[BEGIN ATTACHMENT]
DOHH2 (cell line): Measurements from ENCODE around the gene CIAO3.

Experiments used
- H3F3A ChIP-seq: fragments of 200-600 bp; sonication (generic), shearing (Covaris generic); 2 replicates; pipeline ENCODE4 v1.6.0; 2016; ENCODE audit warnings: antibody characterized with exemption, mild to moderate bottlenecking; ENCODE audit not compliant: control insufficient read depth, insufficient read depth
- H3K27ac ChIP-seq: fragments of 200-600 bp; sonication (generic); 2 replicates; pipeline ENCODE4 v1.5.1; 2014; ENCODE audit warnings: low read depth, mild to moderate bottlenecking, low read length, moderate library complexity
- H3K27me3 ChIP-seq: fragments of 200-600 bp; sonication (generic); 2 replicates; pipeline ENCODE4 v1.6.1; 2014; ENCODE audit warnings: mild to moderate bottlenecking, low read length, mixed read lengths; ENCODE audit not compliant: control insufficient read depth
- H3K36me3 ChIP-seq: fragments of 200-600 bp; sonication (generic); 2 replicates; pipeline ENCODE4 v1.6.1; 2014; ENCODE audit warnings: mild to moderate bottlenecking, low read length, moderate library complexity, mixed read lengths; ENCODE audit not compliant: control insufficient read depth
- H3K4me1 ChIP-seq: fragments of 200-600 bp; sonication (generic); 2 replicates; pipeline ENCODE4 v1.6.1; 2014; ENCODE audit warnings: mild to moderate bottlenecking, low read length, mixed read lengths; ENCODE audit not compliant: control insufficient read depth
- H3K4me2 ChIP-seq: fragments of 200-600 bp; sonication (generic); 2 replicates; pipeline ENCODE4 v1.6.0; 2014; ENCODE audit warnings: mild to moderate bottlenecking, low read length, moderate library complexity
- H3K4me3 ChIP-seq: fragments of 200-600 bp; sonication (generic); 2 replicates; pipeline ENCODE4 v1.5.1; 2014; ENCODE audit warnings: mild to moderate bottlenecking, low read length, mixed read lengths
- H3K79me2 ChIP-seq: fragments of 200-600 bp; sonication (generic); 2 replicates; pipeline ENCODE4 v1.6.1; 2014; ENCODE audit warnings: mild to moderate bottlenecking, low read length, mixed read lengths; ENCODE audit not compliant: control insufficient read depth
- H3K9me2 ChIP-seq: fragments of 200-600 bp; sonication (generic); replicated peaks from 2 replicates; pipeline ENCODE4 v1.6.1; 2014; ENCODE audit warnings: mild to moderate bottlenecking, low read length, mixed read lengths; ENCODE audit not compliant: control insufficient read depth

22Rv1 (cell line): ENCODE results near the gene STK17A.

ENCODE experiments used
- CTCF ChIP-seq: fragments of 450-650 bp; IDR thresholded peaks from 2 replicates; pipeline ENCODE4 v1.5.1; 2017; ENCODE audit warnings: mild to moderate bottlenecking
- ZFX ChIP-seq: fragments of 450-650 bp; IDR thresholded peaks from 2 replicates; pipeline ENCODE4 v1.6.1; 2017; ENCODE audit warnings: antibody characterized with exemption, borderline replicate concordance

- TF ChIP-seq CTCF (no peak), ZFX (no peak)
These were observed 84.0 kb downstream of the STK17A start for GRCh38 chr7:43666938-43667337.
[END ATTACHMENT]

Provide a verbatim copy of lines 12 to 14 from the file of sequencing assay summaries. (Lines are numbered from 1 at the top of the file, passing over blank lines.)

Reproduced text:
22Rv1 (cell line): ENCODE results near the gene STK17A.

ENCODE experiments used
- CTCF ChIP-seq: fragments of 450-650 bp; IDR thresholded peaks from 2 replicates; pipeline ENCODE4 v1.5.1; 2017; ENCODE audit warnings: mild to moderate bottlenecking